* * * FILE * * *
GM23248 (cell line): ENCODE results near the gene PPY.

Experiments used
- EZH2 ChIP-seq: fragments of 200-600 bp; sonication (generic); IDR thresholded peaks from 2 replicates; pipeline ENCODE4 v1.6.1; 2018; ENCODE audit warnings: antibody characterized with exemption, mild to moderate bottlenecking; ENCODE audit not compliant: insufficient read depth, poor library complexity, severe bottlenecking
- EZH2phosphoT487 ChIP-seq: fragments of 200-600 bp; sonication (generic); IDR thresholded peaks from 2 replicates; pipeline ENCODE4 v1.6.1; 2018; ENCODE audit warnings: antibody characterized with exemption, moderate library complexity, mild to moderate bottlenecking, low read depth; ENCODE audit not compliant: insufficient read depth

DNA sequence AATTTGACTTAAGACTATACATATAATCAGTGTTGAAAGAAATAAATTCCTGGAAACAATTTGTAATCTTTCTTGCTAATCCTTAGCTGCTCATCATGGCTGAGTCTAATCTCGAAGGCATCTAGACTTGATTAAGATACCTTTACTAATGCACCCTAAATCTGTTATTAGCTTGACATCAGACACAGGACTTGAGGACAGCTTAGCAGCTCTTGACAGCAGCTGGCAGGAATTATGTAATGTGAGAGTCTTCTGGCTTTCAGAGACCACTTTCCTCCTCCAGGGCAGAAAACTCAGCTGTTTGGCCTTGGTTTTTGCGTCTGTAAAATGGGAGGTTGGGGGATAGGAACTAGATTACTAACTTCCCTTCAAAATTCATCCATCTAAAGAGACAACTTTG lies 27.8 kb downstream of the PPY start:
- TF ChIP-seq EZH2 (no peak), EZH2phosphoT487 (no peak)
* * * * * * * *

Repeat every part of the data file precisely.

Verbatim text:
GM23248 (cell line): ENCODE results near the gene PPY.

Experiments used
- EZH2 ChIP-seq: fragments of 200-600 bp; sonication (generic); IDR thresholded peaks from 2 replicates; pipeline ENCODE4 v1.6.1; 2018; ENCODE audit warnings: antibody characterized with exemption, mild to moderate bottlenecking; ENCODE audit not compliant: insufficient read depth, poor library complexity, severe bottlenecking
- EZH2phosphoT487 ChIP-seq: fragments of 200-600 bp; sonication (generic); IDR thresholded peaks from 2 replicates; pipeline ENCODE4 v1.6.1; 2018; ENCODE audit warnings: antibody characterized with exemption, moderate library complexity, mild to moderate bottlenecking, low read depth; ENCODE audit not compliant: insufficient read depth

DNA sequence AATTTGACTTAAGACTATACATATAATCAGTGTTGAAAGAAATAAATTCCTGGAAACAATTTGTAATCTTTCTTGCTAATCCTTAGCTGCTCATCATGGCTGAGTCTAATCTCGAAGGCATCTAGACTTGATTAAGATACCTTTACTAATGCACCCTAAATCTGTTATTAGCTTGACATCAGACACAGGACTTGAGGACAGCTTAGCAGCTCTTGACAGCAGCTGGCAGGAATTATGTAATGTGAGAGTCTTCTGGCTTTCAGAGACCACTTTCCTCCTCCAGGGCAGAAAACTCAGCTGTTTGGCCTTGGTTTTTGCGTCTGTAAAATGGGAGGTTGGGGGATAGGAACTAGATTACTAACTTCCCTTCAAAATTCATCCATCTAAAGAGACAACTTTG lies 27.8 kb downstream of the PPY start:
- TF ChIP-seq EZH2 (no peak), EZH2phosphoT487 (no peak)